Posts tagged "1000417"

Commonwealth v. Chism, et al. (Lawyers Weekly No. 10-004-17)

NOTICE:  All slip opinions and orders are subject to formal revision and are superseded by the advance sheets and bound volumes of the Official Reports.  If you find a typographical error or other formal error, please notify the Reporter of Decisions, Supreme Judicial Court, John Adams Courthouse, 1 Pemberton Square, Suite 2500, Boston, MA, 02108-1750; (617) 557-1030;   SJC-11939   COMMONWEALTH  vs.  PHILIP CHISM & others.[1]       Suffolk.     September 7, 2016. – January 4, 2017.   Present:  Gants, C.J., Botsford, Hines, Gaziano, & Budd, JJ.     Impoundment.  Fair Trial.  Evidence, Videotape.  Public Records.  Constitutional Law, Impoundment order, Fair trial.  Practice, Criminal, Impoundment order, Motion to suppress, Record, Fair trial.  Uniform Rules on Impoundment Procedure.       Civil action commenced in the Supreme Judicial Court for the county of Suffolk on February 6, 2015.   The case was heard by Duffly, J.     Jonathan M. Albano (Emma D. Hall with him) for Boston Globe Media Partners, LLC. Patrick Levin, Committee for Public Counsel Services, for the defendant. Zachary C. Kleinsasser, for Eagle Tribune Publishing Company, Inc., was present but did not argue.     GANTS, C.J.  The issue on appeal is whether a Superior Court judge committed an error of law or abused his discretion in denying a defendant’s motion to impound a video recording and transcript of a police interview with the defendant that was the subject of a motion to suppress and that was subsequently suppressed.  We conclude that the judge applied the correct legal standard in deciding that motion.  We also conclude that, where the judge considered both the presumption of public access to judicial records and the defendant’s right to a trial decided by a fair and impartial jury, and where he subsequently forbade the duplication of the video recording and transcript, the judge did not abuse his discretion in denying the motion. Background.  In the early evening of October 22, 2013, the defendant’s mother informed the Danvers police department that the defendant, who was fourteen years old at the time, was missing.  Shortly after midnight on October 23, a Danvers police officer located the defendant walking on a road in Topsfield and transported him to the Topsfield police station, where the backpack he had been carrying was inventoried and he was briefly questioned by the police.  The defendant was then transported to the Danvers police station, where, in the presence of his mother, he was interviewed at approximately 2:30 A.M. by a State trooper and a Danvers police sergeant.  The entire interview was video recorded.  During this interview, the defendant admitted that he had killed Colleen Ritzer (victim), a teacher at Danvers High School, and described the killing and the […]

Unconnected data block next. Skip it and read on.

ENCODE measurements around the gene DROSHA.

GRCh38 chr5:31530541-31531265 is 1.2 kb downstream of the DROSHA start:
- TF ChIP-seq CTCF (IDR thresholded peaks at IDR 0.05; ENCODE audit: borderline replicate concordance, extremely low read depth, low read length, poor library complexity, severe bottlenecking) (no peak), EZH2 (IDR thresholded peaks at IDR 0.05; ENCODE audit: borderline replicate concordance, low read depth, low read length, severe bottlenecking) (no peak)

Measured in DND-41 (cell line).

Posted by Massachusetts Legal Resources - January 5, 2017 at 6:53 am

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